Do We Like Light?

Modernity's claim of 'privacy' serves the same cloaking function as antiquity's 'darkness'


Faith Morals

It is serendipitous coincidence that the Gospel of Our Lord’s conversation with Nicodemus, “the man who came to Jesus at night” (John 3:2), occurred this year on the same Sunday that Daylight Savings Time began — and within ten days of the beginning of spring. (Spring this year begins the earliest it has in more than a century, at 11:06 p.m. ET on Tuesday, March 19). I mention spring because, once it arrives, every day for the next three months will be longer than every night, reaching maximum daylight on June 20, the longest day of the year. (NOR readers in the Southern Hemisphere can ignore most of this paragraph).

People who come at night or through back doors generally have mixed motives. Most charitably, they want to keep something discreetly out of the public eye. Nicodemus is a public official, a Pharisee and member of the Sanhedrin. Jesus already upended His relationship with many of them when He upended their moneychangers’ tables. Nicodemus knows his peers don’t like Jesus. But Nicodemus is also an honest and intellectually curious enough man to recognize there’s something to this Jesus, because “no one can do the signs you are doing unless God is with him” (John 3:2).

Least charitably, folks who slink around at night do so because there’s something (usually sexually) scandalous about their activities or destinations. There’s a reason we call it a “one-night stand” (even though plenty of cheating probably occurs in afternoons). In the musical “Evita,” that’s captured in the song, “I’d Be Good for You.” Telling Colonel Perón shortly after they are introduced that she’s “too good to miss,” Eva Duarte — the future Eva Perón — makes clear: “I’m not talking of a hurried night/a frantic tumble, then a shy goodbye/creeping home before it gets too light…” That’s exactly what Jesus is getting at — not just in matters sexual — when He says: “Men preferred darkness rather than light because their deeds were evil. Everyone who does evil hates the light and does not come towards the light so that his works might not be exposed. But whoever lives in the truth comes to the light so that his works might be clearly seen as done in God” (John 3:19-21).

One must ask, however, whether we are not in a worse situation. Rochefoucauld called hypocrisy “the compliment vice pays to virtue,” expressed in the moral sensibility of “creeping home before it gets too light.” At best, our age rewraps vice as virtue: homicide becomes “choice.” At worst, it demands we applaud what is thrust in our faces: “shout your abortion!” And, of course, modernity often invokes “privacy” as its equivalent of a cloaking function for antiquity’s “darkness.”

So, while perhaps we might not prefer to shine too much moral light on things, we do prefer physical light. Even though they lose an hour of sleep, many people are happier with daylight savings over standard time. Polls point to growing numbers of people who would maintain Daylight Savings Time year-round; Senator Marco Rubio’s legislation to that end is pending in Congress.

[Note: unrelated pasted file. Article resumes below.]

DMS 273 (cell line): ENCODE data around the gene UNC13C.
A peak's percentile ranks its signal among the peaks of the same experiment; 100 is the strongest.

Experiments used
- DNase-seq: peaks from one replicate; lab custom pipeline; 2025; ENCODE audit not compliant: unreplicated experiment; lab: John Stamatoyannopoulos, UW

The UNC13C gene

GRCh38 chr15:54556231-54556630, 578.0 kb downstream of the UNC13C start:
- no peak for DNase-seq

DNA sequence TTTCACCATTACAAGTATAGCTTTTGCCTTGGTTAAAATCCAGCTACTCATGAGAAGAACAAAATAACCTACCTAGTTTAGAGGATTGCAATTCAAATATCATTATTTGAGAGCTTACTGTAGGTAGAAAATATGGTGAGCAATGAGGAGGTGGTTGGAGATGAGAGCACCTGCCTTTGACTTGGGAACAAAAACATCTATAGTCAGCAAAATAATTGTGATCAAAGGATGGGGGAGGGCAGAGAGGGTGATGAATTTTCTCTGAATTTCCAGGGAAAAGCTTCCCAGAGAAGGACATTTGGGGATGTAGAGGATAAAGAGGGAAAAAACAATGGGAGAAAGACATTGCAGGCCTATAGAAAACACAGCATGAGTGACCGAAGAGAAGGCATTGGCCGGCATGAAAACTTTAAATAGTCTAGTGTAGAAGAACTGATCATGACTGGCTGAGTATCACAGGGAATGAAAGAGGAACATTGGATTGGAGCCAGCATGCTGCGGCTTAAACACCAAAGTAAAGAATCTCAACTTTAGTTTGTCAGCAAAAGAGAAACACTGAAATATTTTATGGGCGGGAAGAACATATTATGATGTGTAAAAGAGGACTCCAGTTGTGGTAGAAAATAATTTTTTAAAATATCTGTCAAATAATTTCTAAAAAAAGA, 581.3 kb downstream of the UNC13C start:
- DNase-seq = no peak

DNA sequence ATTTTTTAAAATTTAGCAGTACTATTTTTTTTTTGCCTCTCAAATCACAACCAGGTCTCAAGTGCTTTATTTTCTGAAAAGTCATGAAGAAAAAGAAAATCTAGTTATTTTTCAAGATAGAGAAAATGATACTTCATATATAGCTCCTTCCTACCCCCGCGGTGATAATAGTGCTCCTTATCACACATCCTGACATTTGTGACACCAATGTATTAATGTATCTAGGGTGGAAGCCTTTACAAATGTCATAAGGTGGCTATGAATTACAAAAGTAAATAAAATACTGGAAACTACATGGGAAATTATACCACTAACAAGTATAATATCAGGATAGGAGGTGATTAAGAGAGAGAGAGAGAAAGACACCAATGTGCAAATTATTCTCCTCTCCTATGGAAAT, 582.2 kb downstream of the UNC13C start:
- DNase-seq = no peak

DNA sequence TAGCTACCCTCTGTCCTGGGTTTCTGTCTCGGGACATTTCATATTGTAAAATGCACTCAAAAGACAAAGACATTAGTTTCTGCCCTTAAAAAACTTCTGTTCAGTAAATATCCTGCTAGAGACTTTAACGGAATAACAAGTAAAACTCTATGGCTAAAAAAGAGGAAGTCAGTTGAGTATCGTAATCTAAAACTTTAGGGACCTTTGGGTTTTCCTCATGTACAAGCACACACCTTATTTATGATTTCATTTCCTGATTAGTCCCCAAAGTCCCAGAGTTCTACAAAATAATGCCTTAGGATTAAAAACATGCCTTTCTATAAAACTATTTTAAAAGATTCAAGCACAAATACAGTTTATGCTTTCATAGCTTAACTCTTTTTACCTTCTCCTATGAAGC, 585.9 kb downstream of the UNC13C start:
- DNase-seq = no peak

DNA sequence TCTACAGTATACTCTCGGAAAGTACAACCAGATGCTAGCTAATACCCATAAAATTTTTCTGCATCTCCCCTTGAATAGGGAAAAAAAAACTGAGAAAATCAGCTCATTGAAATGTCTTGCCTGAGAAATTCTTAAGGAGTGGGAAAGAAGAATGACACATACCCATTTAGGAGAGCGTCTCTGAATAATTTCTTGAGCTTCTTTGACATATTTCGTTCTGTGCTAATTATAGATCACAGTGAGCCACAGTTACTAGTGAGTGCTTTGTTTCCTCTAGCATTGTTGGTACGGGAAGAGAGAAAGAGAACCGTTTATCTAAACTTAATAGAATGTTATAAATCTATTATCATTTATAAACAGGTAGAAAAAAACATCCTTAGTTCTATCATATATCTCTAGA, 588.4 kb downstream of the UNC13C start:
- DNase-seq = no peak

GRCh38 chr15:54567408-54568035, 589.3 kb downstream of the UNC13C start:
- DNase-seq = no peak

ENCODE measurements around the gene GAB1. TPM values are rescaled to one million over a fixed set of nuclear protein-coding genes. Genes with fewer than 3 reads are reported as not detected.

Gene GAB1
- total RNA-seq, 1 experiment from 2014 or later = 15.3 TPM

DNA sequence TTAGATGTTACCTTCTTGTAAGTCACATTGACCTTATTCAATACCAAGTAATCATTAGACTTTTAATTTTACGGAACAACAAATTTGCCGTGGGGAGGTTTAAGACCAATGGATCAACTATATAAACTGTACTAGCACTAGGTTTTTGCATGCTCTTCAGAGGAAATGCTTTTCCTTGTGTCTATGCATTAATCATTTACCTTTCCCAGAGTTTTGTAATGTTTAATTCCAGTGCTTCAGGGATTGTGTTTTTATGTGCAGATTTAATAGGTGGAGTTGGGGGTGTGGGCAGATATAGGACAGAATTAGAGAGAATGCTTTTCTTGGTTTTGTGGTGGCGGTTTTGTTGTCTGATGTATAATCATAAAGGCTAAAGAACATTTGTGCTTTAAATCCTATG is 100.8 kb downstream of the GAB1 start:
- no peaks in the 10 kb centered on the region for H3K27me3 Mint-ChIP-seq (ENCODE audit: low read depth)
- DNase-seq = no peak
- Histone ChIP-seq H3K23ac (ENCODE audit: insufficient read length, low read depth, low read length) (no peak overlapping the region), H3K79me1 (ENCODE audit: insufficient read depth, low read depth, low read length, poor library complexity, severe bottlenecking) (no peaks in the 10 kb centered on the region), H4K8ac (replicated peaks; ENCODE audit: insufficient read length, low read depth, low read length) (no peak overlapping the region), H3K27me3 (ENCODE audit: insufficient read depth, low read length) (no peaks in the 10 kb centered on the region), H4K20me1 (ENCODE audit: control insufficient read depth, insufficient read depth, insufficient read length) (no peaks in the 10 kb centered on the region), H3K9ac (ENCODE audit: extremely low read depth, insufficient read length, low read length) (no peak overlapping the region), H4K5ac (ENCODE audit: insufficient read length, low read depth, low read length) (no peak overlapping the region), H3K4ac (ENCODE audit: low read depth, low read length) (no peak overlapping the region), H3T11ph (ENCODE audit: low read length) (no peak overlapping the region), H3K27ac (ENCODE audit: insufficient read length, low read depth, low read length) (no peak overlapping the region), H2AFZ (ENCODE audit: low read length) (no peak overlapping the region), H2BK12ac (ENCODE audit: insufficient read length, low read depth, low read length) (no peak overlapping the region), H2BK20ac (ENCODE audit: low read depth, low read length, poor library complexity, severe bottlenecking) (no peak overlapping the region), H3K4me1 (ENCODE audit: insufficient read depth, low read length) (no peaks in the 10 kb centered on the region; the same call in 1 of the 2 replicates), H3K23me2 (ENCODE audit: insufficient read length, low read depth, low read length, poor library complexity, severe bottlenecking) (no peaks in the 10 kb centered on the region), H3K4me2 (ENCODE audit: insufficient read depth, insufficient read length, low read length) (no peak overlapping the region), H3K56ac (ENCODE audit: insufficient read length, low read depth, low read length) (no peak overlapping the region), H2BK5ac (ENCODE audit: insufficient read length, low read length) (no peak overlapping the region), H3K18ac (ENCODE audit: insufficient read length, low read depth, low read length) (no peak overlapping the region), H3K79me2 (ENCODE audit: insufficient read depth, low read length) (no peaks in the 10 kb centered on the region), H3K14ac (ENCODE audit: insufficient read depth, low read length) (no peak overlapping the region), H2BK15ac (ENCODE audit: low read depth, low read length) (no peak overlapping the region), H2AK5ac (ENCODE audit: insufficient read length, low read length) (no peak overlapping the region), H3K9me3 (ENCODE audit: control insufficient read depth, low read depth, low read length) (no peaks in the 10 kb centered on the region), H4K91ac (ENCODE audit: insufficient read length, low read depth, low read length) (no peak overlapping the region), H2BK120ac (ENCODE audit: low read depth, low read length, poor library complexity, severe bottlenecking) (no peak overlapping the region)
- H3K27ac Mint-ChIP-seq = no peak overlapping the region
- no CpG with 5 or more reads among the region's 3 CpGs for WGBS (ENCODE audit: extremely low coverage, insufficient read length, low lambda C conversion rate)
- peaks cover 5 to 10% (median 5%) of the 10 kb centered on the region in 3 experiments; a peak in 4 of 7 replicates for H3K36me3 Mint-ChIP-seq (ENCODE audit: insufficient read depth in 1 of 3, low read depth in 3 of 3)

This author is old enough to remember when that wasn’t true. Traditionally, farmers were not keen fans of Daylight Savings Time because their animals wake up early; cows need milking, whether it’s dark or light. But the biggest opposition to year round Daylight Savings Time came from parents, who did not want their children going to school mornings in the dark. You’ll notice, for the next few weeks, that to pay for extended evenings, it will be somewhat dark even after 7 a.m. The introduction of Daylight Savings Time in winter 1974 was repealed within a year under parental pressure at their kids heading out in the pitch darkness of January.

Perhaps we’ve forgotten that 50-year old experiment. Perhaps, given the collapse in American marriage rates, fertility, and childbearing, the concerns of children no longer trump the preferences of adults. Perhaps the push in many quarters to start school later — ostensibly out of youth public health considerations — has something to do with it. Perhaps the overall societal shift towards the nocturnal does, too.

In any event, we seem to like the light — even sometimes at our kid’s expense.

Certainly, a great attraction of spring is the ever-lengthening, ever warmer days. And, of course, their length depends on one’s latitude: I remember visiting Denmark in May 2003, when the sun was up in Copenhagen until after 10 p.m. (I also remember landing at 9 a.m. in Finland on December 23, 1994, i.e., nearly the shortest day of the year, as dawn was breaking. With a six-hour layover, I decided to head into Helsinki. I took the bus back to Vantaa Airport at 1:30 p.m., as dusk was settling.)

Within three weeks, we’ll also celebrate the Paschal Vigil, a rite that begins with the “Service of Light” and the kindling of the Paschal Candle. It symbolizes the True Light that enlightens every man, the Light that — as we see palpably in church on Holy Saturday night — dispels the darkness, the worst darkness in which man finds himself. And, in the encounter with that Light, man is also called out into the light. The man who came to Jesus “at night” in the Gospel will step into the light of day when Jesus’ other friends are gone, going up to Calvary with myrrh and aloes to bury Him.

Lent is a time for dispelling darkness. Let us, too, step into the Light.


John M. Grondelski (Ph.D., Fordham) was former associate dean of the School of Theology, Seton Hall University, South Orange, New Jersey. All views expressed herein are exclusively his.

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